Jonathan Pie: The Fake News Tour | Gig review by Steve Bennett at the Hexagon, Reading
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Jonathan Pie: The Fake News Tour

Gig review by Steve Bennett at the Hexagon, Reading

Midway through a typically impassioned rant against ‘woke’ comedy, spoof news reporter Jonathan Pie rages: ‘Sometimes you want to have a laugh without being lectured.’ Which is definitely a bit rich coming from him…

For Fake News is a state-of-the-nation diatribe that encompasses the interconnected topics of Brexit, austerity, outrage culture, climate catastrophe, casual racism, social media solipsism and much more besides. It’s a compelling, astute and wide-ranging narrative with a rousing, largely common-sense message that brings the audience to their feet. 

It’s also just as preachy as any of the liberal comics Pie had in mind with his woke comment – if not more so. Even if him being tongue-in-cheek with that snipe is a distinct possibility.

Fake News is, indeed, presented as a lecture tour, all Pie the only option allegedly left to him after he fell victim to ‘cancel culture’ for an ill-advised comment made when he didn’t realise the camera was still live to the BBC studio. You have to admit it’s quite a move to claim victimhood for an entirely fictionalised event – for even if Pie isn’t real, almost all of the views he espouses are intended at face value.

Holier-than-thou social media commentators are a prime target, not least the body-positive campaigner who dropped the c-bomb against Cancer Research for stating the fact that obesity is a major factor in contracting the disease. Facts don’t care for your opinion is his message, along with the argument that the media he nominally represents have dropped the ball when it comes to differentiating the two.

Everyone’s increasing certainty that they’re right and that anyone who disagrees is a bastard worthy only of contempt is a recurring theme, whether it be on Brexit or the ethics of an ill-judged joke. We should recognise the flaws and hypocrisies in ourselves and others, as well as the capacity for change and redemption, is his message.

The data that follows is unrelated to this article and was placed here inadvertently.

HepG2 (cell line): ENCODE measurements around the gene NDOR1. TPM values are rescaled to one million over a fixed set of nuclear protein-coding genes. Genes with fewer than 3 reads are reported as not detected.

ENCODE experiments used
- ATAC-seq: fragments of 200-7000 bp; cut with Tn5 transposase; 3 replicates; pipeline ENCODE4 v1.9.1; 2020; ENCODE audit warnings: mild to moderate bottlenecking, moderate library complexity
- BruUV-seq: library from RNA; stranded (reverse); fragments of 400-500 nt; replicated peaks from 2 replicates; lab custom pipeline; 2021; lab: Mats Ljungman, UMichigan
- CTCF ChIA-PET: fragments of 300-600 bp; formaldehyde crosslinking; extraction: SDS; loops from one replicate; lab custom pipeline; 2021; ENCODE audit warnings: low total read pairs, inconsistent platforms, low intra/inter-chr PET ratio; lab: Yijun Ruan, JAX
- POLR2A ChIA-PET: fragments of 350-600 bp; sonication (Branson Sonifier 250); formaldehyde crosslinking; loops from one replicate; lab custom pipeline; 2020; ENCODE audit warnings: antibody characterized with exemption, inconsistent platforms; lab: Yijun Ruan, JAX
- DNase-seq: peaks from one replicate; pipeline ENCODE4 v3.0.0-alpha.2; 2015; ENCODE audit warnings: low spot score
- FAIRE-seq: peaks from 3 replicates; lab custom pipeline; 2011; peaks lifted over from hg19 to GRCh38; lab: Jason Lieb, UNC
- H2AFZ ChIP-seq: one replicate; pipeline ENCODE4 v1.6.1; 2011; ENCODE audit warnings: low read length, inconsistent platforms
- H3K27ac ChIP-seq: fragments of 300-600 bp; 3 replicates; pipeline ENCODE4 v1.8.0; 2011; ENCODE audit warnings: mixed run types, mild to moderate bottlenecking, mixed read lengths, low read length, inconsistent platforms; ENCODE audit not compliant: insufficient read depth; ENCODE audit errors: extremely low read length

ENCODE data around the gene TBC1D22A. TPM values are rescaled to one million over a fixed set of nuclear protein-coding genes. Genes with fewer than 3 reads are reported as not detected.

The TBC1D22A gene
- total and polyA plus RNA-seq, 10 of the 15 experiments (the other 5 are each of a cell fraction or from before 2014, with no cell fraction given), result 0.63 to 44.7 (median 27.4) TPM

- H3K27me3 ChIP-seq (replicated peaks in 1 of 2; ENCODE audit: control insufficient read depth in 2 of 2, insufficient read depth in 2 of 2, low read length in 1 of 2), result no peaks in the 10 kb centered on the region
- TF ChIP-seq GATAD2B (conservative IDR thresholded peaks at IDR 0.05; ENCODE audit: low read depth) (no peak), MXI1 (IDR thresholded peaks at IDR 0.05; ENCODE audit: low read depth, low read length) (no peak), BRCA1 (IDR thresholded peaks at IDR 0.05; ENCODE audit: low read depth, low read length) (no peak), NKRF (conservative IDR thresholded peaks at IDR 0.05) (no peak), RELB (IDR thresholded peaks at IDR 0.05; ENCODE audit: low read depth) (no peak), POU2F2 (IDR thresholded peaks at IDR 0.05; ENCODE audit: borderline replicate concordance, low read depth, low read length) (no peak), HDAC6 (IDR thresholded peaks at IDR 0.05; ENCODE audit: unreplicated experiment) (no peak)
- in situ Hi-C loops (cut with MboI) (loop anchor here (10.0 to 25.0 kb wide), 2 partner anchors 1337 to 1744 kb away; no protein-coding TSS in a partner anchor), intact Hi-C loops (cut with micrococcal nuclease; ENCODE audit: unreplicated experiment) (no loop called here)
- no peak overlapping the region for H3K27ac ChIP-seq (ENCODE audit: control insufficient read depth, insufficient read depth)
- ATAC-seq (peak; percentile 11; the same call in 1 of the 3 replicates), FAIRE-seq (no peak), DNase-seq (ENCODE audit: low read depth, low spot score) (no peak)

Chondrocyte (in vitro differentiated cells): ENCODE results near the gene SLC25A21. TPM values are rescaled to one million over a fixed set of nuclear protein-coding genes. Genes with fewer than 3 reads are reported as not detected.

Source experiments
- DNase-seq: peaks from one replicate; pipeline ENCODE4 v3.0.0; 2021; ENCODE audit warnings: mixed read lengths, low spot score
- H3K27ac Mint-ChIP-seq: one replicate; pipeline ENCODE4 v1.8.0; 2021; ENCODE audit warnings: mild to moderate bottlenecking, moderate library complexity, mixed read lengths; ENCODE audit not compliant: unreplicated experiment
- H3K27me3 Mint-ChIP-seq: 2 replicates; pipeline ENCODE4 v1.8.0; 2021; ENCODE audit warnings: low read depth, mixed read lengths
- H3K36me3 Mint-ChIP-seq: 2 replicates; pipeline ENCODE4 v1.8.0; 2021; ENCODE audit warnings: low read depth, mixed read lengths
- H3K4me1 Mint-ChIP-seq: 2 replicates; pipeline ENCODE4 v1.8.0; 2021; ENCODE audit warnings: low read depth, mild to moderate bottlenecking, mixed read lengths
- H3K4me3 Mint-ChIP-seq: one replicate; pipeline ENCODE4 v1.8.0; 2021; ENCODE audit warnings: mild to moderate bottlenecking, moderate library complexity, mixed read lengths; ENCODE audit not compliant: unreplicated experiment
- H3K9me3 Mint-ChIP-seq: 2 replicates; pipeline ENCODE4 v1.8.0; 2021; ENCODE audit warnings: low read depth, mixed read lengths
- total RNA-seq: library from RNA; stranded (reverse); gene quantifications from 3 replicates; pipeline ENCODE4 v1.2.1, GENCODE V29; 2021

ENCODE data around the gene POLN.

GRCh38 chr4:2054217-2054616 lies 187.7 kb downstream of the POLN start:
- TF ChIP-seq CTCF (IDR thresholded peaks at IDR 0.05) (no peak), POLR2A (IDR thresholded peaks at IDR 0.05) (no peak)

He makes reasoned points and lots of them, which deserve respect even if you don’t agree with every one (and you won’t). It’s intelligent and thoughtful, and Tom Walker, the actor who writes and performs Pie, brings a rare passion and intensity to this material that fires up the audience. 

Alongside the social commentary, he also draws in strands that may or may not be true to reinforce his points: about his divorce, his five-year-old-son and the death of his father, a working-class man who would always rather be right than be happy.

However, the manifesto comes well ahead of the comedy, from a man who admits to having more than a chip on his should. There are moments when the wit zings – a fierce volley of ad hominem insults against Boris Johnson is especially hilarious in its potent bitterness, and Pie does occasionally puncture his own intellection pretentious. But humour is not a constant

Then again, his terrifically popular YouTube rants that bring him his live audience are similar: apoplectically exasperated point-making with only the occasional comic overtones, so with Fake News he’s surely giving fans what they want and expect.  

In fact, his stage shows have always funnier than the videos, including this one, the first Walker has written without comedian Andrew Doyle since he went on to solo internet success in the guise of another snowflake-baiter, Tatiana McGrath.

So if you want a view of the world that’s smarter, sharper, angrier and more opinionated than anything George Alagiah will give you, then this is for you. But for hearty belly laughs, there are better options.

Review date: 17 Oct 2019
Reviewed by: Steve Bennett
Reviewed at: Reading Hexagon

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